The medium screen size is a popular choice among many smartphone users, with the standard models of iPhone and Galaxy S falling into the medium screen size category. Most phones this size are comfortable to use one handed, depending on button placement, and easier to type on with two thumbs than their smaller counterparts. They’re pocketable, yet their screen size still works well for web browsing and media consumption. Shop all Medium Smartphones
These larger phones are referred to by many as ‘phablets’, due to them being tablet-like in size. Popular big phone lines include the iPhone Plus models, OnePlus, Galaxy Notes, and Huawei Mates, and tend to be used two-handed. Their bigger displays make them ideal for the more ‘computery’ tasks we perform day to day - watching videos, playing games, browsing the web, editing documents, social media, and more. Large phones also tend to have larger batteries for the weekend warriors out there. Shop all Large Smartphones and if you're up for it, shop all Massive Smartphones
Size and Weight
The overall footprint of a smartphone is primarily determined by its screen size. Recently, brands like Apple, Samsung and Xiaomi have moved to strip away the ‘bezels’, or space around the screen, to maximise the available screen real estate while keeping the overall footprint manageable.
When it comes to weight, generally the screen size will be a good indication of what to expect. Smaller screens generally use less power, allowing for a smaller battery to provide as much battery life at their larger versions, so, if portability is a priority for you, you may want to consider a smartphone with a smaller screen, as this will generally bring down the total weight also.
Paying attention to the screen resolution, underlying display technology, brightness, colour quality and viewing angles is a very important aspect when looking to buy a smartphone. After all, we look at the phone’s screen every day!
HD: HD, or High Definition, refers to a display of 720p resolution, or 1280 vertical pixels x 720 horizontal pixels. This is a fine resolution on smaller screens, but you’ll be able to see pixels and jagged lines on larger screens.
Full HD: Full HD refers to 1920 vertical pixels x 1080 horizontal pixels, or “1080p”. This is great on most screen sizes and for most use-cases – text will be crisp, high resolution video and photos will look great, and battery life will not be heavily impacted.
Quad HD: Quad HD is 2560 x 1440, AKA 1440p. A standard in high-end, more premium devices, Quad HD is super-sharp and suited to larger screens. It is also an ideal resolution for mobile virtual reality headsets, such as Samsung’s Gear VR.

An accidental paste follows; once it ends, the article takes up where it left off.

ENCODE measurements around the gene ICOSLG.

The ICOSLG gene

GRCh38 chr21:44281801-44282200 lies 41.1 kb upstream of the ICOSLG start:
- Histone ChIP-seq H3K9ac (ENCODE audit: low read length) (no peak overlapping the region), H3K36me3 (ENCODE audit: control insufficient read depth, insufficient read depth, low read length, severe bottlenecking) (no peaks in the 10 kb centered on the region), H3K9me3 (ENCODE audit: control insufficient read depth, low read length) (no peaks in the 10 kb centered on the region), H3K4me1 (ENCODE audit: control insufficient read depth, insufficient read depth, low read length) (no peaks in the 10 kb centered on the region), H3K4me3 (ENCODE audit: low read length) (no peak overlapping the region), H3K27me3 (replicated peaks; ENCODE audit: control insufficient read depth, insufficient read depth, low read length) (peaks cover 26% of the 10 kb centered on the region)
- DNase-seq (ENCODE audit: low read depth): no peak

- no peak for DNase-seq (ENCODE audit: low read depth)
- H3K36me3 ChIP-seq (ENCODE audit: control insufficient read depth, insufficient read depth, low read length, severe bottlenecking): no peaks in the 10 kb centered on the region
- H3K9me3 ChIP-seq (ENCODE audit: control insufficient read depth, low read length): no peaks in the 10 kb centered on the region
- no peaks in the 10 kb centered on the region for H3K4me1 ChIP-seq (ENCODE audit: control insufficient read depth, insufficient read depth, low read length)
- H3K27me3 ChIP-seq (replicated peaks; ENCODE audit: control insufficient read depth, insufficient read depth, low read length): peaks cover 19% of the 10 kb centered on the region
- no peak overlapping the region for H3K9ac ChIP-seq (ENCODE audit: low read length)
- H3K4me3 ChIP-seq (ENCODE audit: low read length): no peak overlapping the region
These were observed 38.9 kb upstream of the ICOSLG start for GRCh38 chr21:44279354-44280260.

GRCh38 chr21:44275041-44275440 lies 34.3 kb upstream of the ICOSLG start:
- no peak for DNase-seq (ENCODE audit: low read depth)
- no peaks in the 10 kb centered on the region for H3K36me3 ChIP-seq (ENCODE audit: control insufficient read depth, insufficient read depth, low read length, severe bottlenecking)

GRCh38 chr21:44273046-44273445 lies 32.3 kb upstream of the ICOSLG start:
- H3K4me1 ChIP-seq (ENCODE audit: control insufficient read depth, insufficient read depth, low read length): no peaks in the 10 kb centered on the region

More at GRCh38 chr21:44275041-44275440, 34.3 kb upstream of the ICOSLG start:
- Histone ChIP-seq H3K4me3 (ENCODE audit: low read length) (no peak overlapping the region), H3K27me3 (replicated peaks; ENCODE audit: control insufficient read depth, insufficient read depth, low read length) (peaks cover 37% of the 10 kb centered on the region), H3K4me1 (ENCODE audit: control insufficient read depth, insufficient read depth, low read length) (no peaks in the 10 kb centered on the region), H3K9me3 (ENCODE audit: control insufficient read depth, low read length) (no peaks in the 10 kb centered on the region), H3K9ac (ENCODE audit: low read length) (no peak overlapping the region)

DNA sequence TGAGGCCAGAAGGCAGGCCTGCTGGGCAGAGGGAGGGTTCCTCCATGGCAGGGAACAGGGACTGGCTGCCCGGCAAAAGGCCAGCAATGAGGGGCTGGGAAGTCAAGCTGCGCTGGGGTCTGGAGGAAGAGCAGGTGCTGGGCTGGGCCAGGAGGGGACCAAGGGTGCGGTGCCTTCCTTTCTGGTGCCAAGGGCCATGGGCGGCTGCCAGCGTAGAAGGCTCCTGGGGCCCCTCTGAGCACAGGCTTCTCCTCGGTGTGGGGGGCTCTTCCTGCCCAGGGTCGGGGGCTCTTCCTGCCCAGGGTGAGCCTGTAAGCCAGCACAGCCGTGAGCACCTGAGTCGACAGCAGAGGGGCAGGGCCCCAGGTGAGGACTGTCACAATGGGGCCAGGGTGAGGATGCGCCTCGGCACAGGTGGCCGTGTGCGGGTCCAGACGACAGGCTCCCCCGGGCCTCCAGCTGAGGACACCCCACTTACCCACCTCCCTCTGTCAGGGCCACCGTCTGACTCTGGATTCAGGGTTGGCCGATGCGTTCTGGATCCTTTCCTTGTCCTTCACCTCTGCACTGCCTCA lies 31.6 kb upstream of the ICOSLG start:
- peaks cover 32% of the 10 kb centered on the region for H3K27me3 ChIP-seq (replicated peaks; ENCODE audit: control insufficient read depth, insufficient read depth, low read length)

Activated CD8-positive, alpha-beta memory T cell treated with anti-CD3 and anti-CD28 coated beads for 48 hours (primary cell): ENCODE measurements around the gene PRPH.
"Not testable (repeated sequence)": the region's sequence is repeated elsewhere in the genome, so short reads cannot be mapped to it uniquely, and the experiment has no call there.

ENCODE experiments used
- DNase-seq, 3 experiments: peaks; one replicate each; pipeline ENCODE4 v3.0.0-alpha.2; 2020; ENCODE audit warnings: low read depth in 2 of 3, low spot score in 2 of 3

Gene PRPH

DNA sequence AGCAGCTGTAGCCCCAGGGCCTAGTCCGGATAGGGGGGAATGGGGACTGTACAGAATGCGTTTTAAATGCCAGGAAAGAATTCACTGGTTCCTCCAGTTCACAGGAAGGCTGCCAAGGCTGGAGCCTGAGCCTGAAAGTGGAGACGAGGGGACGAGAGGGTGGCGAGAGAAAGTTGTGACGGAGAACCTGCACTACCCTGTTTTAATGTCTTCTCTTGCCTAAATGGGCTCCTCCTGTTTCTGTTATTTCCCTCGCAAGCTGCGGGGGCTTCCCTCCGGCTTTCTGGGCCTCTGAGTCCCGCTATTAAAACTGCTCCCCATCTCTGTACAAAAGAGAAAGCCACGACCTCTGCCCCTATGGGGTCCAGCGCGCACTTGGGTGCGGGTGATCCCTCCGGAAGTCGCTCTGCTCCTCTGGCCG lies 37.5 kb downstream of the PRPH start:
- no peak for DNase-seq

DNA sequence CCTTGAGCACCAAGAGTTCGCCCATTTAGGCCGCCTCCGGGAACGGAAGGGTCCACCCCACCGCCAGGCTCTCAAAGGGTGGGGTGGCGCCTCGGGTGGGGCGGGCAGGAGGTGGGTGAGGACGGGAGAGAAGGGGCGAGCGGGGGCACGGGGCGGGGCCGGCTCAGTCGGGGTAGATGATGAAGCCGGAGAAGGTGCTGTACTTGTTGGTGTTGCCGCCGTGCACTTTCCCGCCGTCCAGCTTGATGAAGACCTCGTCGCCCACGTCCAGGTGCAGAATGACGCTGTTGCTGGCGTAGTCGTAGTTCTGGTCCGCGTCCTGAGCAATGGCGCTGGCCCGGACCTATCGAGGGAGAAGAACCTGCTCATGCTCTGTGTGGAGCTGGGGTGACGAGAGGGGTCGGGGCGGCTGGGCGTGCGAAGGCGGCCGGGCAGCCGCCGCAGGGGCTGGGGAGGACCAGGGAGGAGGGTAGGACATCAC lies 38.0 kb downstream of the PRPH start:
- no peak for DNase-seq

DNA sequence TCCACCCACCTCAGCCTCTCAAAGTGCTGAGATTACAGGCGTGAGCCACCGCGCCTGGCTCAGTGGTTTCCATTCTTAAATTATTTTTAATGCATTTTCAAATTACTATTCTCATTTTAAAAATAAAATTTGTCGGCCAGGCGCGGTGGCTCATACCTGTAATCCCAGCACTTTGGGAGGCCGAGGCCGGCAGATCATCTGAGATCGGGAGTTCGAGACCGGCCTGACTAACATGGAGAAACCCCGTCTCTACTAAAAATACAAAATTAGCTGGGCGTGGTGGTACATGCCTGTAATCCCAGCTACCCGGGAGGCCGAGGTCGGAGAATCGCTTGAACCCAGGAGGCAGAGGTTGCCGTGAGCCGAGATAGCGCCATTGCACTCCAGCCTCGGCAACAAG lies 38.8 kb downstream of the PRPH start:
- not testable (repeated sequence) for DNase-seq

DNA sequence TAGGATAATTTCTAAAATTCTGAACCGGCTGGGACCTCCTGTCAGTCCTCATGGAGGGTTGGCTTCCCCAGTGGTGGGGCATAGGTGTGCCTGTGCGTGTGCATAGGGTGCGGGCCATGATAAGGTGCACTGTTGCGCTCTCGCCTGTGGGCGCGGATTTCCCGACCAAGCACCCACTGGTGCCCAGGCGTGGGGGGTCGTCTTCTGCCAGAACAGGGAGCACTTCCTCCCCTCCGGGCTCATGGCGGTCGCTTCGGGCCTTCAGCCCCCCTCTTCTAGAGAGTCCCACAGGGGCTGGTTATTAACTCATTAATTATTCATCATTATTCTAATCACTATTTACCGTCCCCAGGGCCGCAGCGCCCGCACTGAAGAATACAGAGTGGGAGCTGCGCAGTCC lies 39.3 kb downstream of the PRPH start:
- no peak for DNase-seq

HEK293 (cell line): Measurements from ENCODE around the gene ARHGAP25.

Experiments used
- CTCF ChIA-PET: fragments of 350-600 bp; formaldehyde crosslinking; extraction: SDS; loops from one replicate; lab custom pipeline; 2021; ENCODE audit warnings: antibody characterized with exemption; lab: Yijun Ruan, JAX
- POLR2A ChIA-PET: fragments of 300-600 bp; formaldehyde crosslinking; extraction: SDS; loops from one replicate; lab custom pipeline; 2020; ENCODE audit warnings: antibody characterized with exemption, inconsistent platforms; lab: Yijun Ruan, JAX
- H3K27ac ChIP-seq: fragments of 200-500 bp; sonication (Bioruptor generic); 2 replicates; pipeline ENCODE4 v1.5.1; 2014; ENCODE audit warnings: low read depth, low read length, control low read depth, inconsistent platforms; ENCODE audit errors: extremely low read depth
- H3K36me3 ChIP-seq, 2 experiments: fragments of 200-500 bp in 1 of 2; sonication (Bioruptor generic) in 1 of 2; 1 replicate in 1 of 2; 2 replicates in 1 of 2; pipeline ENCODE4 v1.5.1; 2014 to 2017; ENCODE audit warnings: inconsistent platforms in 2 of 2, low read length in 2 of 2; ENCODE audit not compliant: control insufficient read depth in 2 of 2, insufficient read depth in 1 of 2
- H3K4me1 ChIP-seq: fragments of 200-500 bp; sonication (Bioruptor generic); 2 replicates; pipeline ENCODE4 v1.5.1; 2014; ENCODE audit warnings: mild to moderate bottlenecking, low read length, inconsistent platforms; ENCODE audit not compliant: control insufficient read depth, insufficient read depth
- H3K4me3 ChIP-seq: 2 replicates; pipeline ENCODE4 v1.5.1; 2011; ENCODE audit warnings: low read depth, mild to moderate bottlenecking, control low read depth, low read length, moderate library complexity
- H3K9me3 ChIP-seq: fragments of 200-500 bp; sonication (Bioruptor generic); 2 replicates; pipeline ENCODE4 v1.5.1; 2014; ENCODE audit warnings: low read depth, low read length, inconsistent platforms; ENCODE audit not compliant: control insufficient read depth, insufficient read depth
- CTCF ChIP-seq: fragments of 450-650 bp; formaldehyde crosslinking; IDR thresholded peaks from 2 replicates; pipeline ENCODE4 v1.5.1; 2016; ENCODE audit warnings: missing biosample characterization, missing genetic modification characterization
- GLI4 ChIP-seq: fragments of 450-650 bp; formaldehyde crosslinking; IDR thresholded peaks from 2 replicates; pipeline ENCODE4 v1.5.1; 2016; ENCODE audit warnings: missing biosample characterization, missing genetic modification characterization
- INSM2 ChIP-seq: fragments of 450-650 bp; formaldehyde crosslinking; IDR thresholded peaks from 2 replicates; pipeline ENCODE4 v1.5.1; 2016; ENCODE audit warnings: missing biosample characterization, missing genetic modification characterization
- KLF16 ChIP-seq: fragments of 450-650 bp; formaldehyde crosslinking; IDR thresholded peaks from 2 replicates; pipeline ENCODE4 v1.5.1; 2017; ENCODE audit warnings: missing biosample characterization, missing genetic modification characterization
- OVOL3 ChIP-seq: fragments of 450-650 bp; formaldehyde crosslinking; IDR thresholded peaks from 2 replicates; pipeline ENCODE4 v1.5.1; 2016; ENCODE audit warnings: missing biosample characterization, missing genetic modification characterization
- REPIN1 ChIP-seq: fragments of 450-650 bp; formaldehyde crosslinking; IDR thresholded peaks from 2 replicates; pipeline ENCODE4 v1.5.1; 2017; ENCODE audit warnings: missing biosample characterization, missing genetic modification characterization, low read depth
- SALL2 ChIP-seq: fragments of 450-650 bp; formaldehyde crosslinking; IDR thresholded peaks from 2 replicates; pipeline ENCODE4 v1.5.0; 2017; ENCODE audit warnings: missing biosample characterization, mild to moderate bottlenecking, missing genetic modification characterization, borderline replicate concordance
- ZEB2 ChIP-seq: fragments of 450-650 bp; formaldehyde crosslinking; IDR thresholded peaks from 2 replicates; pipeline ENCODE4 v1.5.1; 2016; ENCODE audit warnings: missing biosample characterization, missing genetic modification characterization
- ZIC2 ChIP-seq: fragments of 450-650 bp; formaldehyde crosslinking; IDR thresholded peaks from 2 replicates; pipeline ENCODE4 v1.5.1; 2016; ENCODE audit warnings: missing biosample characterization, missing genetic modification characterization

4K and the future: Phones keep on getting better, and resolutions keep on getting higher. The world’s first 4K (3840 x 2160) smartphone was the Sony Xperia Z5 Premium in 2015, and it was followed up by the Sony Xperia XZ Premium in 2017. This ultra-high resolution does take a toll on processing power and battery life, but is completely unmatched for clarity.
The resolution isn’t the only important factor in choosing a sharp display. The bigger a screen is, the higher the resolution required to keep it on par with smaller screens. Consider a 4.7” HD screen vs. a 6” HD screen – on the smaller display, the pixels will be closer together and harder to see. On the flip side, a super high resolution on a smaller screen may be hard to tell apart from lower resolutions. Pixel density is measure in Pixels Per Inch, or PPI. For example, a common screen setup is Full HD over a 5.5” display area. This offers a PPI of 401, meaning there are 401 pixels for every square inch of the screen. If you want a larger screen that’s just as sharp, you’ll need to go for a phone with higher resolution to get the same PPI.
The two major competing display technologies in smartphones today are IPS LCD and AMOLED. LCD displays are the kind you’ll find in most laptops, monitors, and televisions. They have a layer of liquid crystal sandwiched between thin sheets of glass, with a backlight behind them to provide luminance. AMOLED displays, meanwhile, light up each individual pixel rather than having a backlight. This means AMOLED displays can save power by turning pixels off in order to display black images, giving them fantastic contrast. There are pros and cons to each technology – AMOLED displays will usually have brighter, more saturated colours, and wider viewing angles. However, they have a shorter overall lifespan than LCD displays. Samsung’s Galaxy S range is well known for AMOLED displays. Which display type you prefer is completely up to you.